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Church aids flooded Newfoundland town

Posted on: February 20, 2003 6:44 PM
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by Jane Davidson

[Anglican Church of Canada] Parishioners of a local Anglican church are part of the relief effort for the people of Badger, Newfoundland, who were forced out of their homes by a wall of ice after three rivers surged over their banks and converged on the town last Saturday.

The 1,100 residents fled, many of them with just the clothes on their backs, when the water and chunks of ice from the Exploit, Red Indian and Badger Rivers were pushed into town by an upstream ice jam. When temperatures dropped below -25C degrees, the town became locked in ice, and some residents reported over a metre of ice inside their houses.

The Revd Randy Lockyer, incumbent at Holy Trinity, Grand Falls, about a 20 minute drive from Badger, said most people had come to Grand Falls to seek shelter in an old nursing home or stay with friends and family.

On Monday night, he said, the churches were part of a community planning meeting led by the Red Cross and Salvation Army, which are leading the disaster relief efforts. "We are trying to keep the community together," he said.

He said the churches were collecting both food and clothing, especially needed since so many left their homes in a hurry with few belongings. The churches in Grand Falls, which include two Anglican parishes, will be taking turns cooking meals for displaced families, he said. "The offers of help have been overwhelming," he added.

Many of his parishioners, who number 550 families, had phoned in with offers of places to stay for displaced families. "If this goes on quite long we will be looking at those offers," he said.

A mothballed nursing home in Grand Falls, rapidly re-opened to accommodate 150 displaced families, had no kitchen facilities, Mr Lockyer added, and is probably not a long term solution for housing.

At the meeting of the local clergy, the Red Cross and the Salvation Army on Monday night, the clergy drew up a roster to offer round the clock pastoral care to the people who were evacuated from their homes. There is a lot of anxiety, Mr Lockyer said, "Because people were coming with so little and do not know the condition of their homes." Many cannot return to work, and local schools were scrambling to accept students from the Badger public elementary school.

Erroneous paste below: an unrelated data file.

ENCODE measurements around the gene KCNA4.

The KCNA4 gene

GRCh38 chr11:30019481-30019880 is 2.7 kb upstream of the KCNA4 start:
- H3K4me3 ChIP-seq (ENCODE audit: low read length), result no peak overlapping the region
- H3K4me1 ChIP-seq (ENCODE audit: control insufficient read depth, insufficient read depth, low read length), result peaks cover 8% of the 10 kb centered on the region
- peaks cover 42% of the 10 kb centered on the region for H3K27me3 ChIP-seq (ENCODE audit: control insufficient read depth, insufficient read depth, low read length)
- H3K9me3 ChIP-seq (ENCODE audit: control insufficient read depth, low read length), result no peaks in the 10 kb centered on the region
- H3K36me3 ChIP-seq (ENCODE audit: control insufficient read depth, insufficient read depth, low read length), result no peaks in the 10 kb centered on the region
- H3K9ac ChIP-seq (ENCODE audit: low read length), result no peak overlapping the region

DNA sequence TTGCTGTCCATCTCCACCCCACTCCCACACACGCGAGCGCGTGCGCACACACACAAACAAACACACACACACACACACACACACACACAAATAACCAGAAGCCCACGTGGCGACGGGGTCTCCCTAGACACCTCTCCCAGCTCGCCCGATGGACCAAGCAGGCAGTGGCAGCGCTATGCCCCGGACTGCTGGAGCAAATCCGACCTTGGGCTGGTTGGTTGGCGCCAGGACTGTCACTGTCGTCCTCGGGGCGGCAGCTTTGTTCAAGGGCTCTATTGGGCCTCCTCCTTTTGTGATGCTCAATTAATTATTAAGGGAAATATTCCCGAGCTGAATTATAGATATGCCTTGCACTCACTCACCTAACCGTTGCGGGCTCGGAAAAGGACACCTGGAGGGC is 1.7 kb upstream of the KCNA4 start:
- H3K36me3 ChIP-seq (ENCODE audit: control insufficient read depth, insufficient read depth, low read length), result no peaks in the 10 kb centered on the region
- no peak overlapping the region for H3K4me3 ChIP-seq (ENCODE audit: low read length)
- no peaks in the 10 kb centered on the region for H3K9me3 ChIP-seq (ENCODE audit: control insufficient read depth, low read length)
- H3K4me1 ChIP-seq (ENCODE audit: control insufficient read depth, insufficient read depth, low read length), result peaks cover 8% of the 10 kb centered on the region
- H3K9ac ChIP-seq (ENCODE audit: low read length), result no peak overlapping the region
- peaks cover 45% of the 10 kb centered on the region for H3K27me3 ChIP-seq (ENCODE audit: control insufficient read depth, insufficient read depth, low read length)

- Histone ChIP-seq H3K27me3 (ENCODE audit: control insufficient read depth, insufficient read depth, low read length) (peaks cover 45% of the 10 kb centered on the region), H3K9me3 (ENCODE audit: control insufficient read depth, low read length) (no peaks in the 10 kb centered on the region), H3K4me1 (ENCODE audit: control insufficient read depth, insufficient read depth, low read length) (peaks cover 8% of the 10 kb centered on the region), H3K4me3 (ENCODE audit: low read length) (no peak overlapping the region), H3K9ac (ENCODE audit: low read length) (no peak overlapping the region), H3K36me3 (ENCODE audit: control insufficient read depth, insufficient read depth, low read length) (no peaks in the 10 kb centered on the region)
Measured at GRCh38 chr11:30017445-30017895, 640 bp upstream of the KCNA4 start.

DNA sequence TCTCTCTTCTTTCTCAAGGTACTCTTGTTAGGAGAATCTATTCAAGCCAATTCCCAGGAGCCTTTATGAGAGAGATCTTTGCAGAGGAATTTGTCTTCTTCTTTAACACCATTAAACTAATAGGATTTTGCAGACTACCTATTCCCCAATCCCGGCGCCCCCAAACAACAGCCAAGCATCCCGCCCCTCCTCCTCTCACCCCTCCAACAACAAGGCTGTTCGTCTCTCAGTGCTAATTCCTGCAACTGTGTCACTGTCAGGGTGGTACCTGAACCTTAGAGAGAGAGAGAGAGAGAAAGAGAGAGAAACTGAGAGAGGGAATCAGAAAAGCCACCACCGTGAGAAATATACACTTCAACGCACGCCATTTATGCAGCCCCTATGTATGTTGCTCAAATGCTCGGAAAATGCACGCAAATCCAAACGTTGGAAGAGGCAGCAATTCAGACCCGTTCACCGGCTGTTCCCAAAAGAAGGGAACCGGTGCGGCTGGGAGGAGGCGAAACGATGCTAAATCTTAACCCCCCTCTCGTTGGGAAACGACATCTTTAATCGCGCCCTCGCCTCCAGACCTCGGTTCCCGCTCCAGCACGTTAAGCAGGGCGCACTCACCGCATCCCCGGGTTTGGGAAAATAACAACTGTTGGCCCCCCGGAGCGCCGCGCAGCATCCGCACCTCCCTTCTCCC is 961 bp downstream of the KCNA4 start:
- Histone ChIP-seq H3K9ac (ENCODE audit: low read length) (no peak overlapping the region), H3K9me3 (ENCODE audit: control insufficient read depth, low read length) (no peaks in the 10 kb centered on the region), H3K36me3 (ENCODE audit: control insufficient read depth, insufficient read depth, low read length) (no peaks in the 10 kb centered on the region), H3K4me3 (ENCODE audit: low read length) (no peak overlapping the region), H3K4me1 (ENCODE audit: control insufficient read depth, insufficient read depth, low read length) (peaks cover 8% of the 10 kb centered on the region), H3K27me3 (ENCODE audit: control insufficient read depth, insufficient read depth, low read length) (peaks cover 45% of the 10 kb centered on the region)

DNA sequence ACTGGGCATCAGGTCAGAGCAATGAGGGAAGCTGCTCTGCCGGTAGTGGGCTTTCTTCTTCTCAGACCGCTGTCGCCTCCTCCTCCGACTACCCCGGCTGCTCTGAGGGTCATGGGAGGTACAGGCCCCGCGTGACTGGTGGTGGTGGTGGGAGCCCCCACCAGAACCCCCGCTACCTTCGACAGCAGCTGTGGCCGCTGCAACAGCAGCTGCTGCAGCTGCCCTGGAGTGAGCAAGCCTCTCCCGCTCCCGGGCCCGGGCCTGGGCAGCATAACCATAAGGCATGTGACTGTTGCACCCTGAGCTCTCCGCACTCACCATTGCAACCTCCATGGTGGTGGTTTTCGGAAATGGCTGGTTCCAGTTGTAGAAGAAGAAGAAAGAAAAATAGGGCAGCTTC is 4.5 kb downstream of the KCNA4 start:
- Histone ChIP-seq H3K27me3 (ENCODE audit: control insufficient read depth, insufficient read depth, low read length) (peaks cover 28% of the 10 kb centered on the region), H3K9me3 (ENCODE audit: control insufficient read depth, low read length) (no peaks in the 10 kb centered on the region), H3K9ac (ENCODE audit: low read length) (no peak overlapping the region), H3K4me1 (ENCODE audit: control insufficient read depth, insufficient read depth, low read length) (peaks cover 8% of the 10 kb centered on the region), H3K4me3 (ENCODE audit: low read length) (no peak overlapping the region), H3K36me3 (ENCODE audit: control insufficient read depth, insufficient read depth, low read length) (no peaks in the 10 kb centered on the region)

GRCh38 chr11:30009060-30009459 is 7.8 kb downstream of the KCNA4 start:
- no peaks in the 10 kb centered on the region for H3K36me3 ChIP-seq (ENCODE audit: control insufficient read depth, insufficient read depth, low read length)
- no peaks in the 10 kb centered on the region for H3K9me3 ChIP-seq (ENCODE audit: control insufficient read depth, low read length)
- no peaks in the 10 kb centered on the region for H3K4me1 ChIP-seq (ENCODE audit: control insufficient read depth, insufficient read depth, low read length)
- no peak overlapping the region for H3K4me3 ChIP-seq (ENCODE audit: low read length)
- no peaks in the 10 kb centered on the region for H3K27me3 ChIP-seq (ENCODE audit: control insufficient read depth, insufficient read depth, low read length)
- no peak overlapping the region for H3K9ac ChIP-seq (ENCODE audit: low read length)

"The children attending school in Badger are all welcome to go to either of the schools here," he added. "They will be taken right in to make sure there is little disruption in their schooling."

Television reports of Badger's situation showed cars encased in solid ice with only their roofs showing, and ice up to the bottom windows of houses. The water rose so fast that people were evacuated in front end loaders with their pets.

Area churches are on standby, Mr Lockyer said, waiting to see how they would be needed as the situation unfolds. "It could be months before people can go back," he said. "There is lots of property damage and it will take time for all that to fall out and for people to do the necessary work to make their homes habitable again."

He said that although the water seems to have gone down, it could rise again. "If the ice that's jammed up gives way, that could compound the problem."

On Tuesday afternoon the Red Cross issued a plea for CAN$250,000 in disaster relief funds to help the people of Badger. Some people had jobs in Grand Falls, but others will not be able to return to work until they can go back to their homes and community.

Next Sunday's church service will have the people of Badger as its focus, said Mr Lockyer. Badger is part of a three-point parish along with Buchans and Millertown. A retired priest, the Revd Joan Shave, normally looks after the Anglican community there on a part-time basis.

"We'll pray for the people of Badger and pray that people will offer their assistance," said Mr Lockyer. "Once we have the call to do whatever we can, it will just be a matter of responding to the call."